Beyond the physical burdens of COVID-19, the disease can impose an emotional and spiritual weight on patients. It extends to their loved ones and to the health workers who treat them.
Matthew Arlyck is staff chaplain at Einstein Medical Center Philadelphia in the eastern U.S. state of Pennsylvania. Ordained as a Presbyterian minister in January 2019, he joined the center three months later. Now 44, Arlyck says the pandemic has challenged his ability to provide hands-on solace and comfort. Physical contact and nuanced facial expression have been key tools of chaplaincy, he explained in a Zoom interview.
The interview has been edited for length and clarity.
MATTHEW ARLYCK: I'm so used to the experience of providing support to people who are in grief and trauma as such a tactile and physical one. I rely so much on nonverbal communication, on people being able to read my face, but also for me to be able to read theirs. And so, it's harder to have an experience of your impact on people, because I go into a patient's room who's COVID positive, then wearing a gown and gloves. And if I'm going to be close to them, literally at the bedside, then I also would be wearing a face shield. And so, even though I'm wearing a mask, my eyes become that much more important in terms of what they convey. I can still gesture with my hands.
VOA: I understand that the hospital chaplain's work isn't only with patients but also with the staff.
Absolutely. That happens both on a very informal basis where we just are talking to staff and just checking in with them and seeing how they're doing, to much more programmatic efforts of having call-in times for prayer, for mindfulness and moments to show appreciation for staff. But it's an ongoing challenge, because staff are very busy and don't necessarily feel comfortable opening up about how they're feeling.
Are you able to level with each other about these difficulties?
Oh, yeah. A big part of connecting with them is empathizing and being able to be vulnerable and being able to share a little bit about my own experience.
Help me understand why religion and spirituality belong in a hospital.
I believe that we are all spiritual beings, in that we are all in the process of making meaning. And it's been very challenging in this time of COVID for people to make meaning of this experience, because it's unprecedented, and it's a particularly unsettling time. For some people, their beliefs get validated. For others, it really shakes those beliefs to their core.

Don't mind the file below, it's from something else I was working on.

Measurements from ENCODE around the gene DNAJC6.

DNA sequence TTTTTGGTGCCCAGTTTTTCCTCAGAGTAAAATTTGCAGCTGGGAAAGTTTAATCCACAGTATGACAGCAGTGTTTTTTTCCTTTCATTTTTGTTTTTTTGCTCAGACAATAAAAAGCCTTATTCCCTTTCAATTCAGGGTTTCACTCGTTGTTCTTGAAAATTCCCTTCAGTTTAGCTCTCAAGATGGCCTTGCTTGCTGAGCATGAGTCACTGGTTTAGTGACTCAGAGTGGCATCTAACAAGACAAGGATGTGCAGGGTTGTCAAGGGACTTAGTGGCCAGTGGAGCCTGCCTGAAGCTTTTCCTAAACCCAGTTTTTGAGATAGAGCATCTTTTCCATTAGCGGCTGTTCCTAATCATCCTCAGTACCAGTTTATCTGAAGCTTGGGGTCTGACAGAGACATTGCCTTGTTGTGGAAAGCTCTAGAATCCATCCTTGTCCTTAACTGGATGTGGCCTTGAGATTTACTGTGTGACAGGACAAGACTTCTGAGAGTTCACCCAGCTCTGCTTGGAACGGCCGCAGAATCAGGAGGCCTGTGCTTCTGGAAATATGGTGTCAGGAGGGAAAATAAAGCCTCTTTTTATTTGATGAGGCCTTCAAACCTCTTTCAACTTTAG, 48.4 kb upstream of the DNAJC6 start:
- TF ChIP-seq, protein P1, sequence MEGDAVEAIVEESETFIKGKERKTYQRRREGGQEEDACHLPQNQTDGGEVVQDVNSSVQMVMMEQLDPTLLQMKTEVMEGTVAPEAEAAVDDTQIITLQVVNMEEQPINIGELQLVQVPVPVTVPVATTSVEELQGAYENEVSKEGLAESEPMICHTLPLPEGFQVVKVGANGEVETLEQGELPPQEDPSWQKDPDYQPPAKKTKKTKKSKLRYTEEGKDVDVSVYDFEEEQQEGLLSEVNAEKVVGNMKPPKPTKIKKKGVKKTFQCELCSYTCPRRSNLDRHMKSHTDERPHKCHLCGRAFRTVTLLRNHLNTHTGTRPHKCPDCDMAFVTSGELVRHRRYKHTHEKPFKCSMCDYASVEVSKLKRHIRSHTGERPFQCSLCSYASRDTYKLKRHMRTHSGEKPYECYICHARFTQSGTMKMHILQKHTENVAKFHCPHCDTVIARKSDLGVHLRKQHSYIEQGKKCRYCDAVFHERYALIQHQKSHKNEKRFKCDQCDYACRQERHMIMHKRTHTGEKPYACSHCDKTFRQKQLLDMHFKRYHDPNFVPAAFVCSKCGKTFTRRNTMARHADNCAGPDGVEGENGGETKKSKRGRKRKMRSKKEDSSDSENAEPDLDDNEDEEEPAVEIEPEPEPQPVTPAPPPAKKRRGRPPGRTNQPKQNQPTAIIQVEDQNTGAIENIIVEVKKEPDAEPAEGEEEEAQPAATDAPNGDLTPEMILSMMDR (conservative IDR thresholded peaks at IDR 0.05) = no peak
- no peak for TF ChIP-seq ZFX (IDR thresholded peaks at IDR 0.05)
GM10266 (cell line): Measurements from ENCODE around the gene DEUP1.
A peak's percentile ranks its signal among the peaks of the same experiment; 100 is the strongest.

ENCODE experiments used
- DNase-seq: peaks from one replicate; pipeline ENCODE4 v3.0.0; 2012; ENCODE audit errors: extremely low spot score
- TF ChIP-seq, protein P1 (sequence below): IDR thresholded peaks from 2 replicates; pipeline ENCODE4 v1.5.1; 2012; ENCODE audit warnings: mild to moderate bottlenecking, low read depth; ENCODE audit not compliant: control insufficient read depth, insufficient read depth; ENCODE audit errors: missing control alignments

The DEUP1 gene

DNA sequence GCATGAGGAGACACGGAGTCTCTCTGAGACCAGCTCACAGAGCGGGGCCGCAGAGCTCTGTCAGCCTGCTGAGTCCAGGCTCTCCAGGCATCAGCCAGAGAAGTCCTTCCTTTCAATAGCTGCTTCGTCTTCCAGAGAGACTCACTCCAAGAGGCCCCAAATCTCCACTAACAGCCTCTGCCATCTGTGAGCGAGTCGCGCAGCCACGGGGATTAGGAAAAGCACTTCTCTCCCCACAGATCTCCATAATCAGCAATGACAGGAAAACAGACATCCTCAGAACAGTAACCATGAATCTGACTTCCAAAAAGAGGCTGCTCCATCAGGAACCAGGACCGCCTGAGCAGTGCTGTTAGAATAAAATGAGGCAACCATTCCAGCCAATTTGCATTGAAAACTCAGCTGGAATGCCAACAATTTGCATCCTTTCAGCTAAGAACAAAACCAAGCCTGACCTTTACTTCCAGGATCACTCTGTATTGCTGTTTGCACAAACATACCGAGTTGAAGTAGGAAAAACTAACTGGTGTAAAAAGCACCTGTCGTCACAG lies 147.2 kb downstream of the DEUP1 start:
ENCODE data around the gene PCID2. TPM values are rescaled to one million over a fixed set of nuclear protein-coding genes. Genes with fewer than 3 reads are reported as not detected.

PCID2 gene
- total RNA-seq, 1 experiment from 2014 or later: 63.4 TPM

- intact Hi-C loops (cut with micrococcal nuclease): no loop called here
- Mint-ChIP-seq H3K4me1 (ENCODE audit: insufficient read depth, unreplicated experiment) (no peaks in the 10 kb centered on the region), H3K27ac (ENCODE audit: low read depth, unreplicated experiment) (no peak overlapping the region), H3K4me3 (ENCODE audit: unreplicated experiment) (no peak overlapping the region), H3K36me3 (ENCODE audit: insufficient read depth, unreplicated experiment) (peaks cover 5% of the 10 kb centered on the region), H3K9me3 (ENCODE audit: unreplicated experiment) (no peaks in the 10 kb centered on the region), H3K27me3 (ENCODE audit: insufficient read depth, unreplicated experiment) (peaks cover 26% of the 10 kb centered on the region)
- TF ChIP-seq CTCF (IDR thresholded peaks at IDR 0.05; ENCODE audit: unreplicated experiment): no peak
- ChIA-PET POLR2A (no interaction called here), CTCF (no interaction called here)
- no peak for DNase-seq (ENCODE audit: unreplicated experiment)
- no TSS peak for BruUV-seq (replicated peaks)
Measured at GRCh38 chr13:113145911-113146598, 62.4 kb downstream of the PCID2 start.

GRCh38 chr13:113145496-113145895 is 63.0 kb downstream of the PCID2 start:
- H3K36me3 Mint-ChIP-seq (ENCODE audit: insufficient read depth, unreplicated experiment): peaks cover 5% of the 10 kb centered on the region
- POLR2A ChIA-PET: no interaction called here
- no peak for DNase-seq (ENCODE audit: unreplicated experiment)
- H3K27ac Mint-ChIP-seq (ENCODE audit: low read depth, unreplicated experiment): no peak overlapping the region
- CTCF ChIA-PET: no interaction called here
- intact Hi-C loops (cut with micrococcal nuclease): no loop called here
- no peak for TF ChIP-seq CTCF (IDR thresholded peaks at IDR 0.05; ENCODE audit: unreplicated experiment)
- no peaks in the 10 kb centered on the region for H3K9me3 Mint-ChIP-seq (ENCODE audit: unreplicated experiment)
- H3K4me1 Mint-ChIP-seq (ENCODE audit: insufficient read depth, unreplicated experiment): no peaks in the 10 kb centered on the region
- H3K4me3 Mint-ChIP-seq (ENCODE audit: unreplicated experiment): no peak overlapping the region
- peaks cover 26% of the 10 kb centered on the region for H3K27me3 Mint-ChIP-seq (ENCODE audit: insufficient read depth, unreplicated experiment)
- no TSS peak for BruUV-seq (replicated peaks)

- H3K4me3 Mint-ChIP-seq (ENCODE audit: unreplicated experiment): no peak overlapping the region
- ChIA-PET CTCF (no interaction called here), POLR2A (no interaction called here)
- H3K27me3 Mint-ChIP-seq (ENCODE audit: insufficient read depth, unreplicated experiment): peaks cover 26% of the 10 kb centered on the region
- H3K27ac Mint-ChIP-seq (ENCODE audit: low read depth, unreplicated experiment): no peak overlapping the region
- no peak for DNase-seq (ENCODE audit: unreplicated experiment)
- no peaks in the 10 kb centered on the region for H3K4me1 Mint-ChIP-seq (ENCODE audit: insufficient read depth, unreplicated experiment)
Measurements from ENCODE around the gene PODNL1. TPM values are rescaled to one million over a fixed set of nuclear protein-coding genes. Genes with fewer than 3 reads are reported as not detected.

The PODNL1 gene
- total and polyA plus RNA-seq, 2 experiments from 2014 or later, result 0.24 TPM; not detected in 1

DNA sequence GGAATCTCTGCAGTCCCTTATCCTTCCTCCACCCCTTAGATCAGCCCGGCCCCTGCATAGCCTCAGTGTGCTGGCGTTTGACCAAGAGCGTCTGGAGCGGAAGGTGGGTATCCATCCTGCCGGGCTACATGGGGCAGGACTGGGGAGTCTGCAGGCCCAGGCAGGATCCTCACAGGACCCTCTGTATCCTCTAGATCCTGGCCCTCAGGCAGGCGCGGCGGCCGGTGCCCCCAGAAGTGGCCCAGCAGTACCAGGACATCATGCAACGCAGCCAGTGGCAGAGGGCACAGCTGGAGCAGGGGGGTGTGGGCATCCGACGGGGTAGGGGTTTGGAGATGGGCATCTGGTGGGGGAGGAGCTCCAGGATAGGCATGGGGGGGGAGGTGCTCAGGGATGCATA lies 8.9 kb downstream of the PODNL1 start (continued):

What my experience has been and what I hear people talking about is the interconnectedness, both in ways that are beautiful and kind of emotionally supportive, but also in the ways in which our interconnectedness is also what right now is dangerous.
In our hospital, we've had couples that have died, people who have lived together for their whole adult lives. And because of that closeness that they have, have infected each other and have died because of that closeness.
You mentioned the beauty of interconnection, as well. What about for you?
I've connected with all kinds of staff who I never had before. Clerks, people who work in registration, janitorial staff. I think there's a sense in which we really are all in this together. And I find that people are responding so much more honestly when we're all struggling so much.
This is exactly what you signed up for as a hospital chaplain, isn't it?
Yeah. This is what I feel like I was called to do. And I'm so grateful that I've been put in this place at this time.
Now, you're an ordained Presbyterian minister. How does your own personal faith and theology figure into your work during the COVID era?
A big part of my Christian faith has to do with a very particular kind of hope that I think is sort of unique to Christianity in that its sort of irrational, almost foolish hope in God's ability to break through in a world that can feel utterly dark.
And it really feels very distinct from optimism, because personally, I find it pretty difficult to be optimistic in the world that we live in. But I'm always hopeful. And I think that that really comes from that sense that God can do the impossible. And that's kind of manifested in Jesus' life and in Jesus' death and resurrection.
Are you saying there's some sort of golden message hidden in this catastrophe?
I'm careful not to say that this is happening for a good reason, but I do think that there is always a seed of transformation, even in the worst trauma, the worst oppression and the worst kind of evil, whether it's human-made or whether it's a disease.
This report originated with VOA's English to Africa service.